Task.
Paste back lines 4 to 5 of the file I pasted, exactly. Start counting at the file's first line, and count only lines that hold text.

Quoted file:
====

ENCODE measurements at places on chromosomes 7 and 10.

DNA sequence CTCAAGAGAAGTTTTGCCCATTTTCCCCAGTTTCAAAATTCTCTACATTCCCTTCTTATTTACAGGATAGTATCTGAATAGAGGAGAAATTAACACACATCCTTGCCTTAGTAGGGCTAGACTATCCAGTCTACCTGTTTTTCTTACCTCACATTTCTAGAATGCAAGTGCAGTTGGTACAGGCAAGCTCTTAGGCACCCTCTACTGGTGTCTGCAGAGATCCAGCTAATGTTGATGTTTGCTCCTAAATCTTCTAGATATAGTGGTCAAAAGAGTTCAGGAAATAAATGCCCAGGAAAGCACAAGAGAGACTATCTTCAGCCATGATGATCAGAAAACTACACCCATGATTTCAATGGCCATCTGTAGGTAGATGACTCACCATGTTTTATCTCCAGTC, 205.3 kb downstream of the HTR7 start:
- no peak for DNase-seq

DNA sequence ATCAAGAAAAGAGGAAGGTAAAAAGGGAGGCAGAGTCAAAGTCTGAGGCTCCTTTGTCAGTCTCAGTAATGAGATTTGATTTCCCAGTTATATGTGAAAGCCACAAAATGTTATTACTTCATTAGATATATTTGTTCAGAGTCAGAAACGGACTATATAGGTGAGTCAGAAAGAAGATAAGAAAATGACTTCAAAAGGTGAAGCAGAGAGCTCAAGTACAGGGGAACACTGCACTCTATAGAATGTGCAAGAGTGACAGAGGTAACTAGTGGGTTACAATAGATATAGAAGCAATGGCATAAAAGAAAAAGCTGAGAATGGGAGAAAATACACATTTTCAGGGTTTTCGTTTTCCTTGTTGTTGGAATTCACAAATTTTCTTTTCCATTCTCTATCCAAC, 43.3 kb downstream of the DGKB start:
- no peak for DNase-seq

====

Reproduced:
DNA sequence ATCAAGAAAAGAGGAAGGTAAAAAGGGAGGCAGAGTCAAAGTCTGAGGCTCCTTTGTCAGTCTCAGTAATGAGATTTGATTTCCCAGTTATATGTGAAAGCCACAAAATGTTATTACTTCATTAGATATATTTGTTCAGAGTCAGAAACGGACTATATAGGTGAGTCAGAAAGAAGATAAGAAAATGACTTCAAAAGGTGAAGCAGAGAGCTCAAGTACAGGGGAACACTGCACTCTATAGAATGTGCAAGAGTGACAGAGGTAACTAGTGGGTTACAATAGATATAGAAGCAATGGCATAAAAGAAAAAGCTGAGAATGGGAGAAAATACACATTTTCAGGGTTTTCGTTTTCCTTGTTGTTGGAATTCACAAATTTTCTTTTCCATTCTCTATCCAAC, 43.3 kb downstream of the DGKB start:
- no peak for DNase-seq